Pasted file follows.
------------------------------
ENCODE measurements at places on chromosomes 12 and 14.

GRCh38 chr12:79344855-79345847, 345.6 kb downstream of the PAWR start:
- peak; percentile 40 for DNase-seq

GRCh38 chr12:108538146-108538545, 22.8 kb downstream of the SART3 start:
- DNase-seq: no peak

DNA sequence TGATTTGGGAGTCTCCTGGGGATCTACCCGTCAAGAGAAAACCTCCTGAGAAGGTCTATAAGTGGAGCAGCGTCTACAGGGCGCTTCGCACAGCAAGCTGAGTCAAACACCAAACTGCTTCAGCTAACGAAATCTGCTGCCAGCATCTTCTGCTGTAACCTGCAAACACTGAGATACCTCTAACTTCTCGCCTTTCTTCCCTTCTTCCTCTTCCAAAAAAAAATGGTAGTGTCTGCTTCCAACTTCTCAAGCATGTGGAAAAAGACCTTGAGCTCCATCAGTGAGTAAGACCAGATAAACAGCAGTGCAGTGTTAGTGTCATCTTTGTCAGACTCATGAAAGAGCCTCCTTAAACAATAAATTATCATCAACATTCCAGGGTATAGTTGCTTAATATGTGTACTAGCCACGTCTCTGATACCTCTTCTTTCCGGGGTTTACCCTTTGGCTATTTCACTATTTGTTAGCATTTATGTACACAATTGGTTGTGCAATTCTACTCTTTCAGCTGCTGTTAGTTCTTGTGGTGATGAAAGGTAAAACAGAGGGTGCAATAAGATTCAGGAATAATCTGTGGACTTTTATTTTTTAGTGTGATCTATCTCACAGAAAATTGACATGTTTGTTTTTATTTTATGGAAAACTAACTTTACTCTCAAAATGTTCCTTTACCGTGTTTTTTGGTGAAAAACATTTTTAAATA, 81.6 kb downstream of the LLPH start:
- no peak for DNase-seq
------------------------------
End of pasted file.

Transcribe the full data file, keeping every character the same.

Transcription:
ENCODE measurements at places on chromosomes 12 and 14.

GRCh38 chr12:79344855-79345847, 345.6 kb downstream of the PAWR start:
- peak; percentile 40 for DNase-seq

GRCh38 chr12:108538146-108538545, 22.8 kb downstream of the SART3 start:
- DNase-seq: no peak

DNA sequence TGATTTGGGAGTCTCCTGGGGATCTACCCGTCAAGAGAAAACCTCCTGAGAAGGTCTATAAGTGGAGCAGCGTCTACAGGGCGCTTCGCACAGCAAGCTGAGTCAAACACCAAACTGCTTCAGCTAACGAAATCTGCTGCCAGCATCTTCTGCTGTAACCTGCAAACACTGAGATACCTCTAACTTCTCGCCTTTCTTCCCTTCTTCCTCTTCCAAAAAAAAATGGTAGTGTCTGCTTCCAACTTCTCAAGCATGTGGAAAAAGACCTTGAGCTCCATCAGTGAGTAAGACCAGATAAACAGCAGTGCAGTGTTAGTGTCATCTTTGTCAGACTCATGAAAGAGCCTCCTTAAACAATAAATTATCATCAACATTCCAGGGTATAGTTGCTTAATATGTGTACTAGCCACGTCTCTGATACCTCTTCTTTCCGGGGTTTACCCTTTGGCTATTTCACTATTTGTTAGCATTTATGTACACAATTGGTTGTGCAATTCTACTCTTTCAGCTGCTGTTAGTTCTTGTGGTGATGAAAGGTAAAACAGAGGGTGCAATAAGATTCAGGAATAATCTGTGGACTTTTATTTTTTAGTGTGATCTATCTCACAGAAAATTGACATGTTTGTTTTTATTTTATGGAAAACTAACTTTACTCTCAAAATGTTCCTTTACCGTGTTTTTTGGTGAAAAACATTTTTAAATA, 81.6 kb downstream of the LLPH start:
- no peak for DNase-seq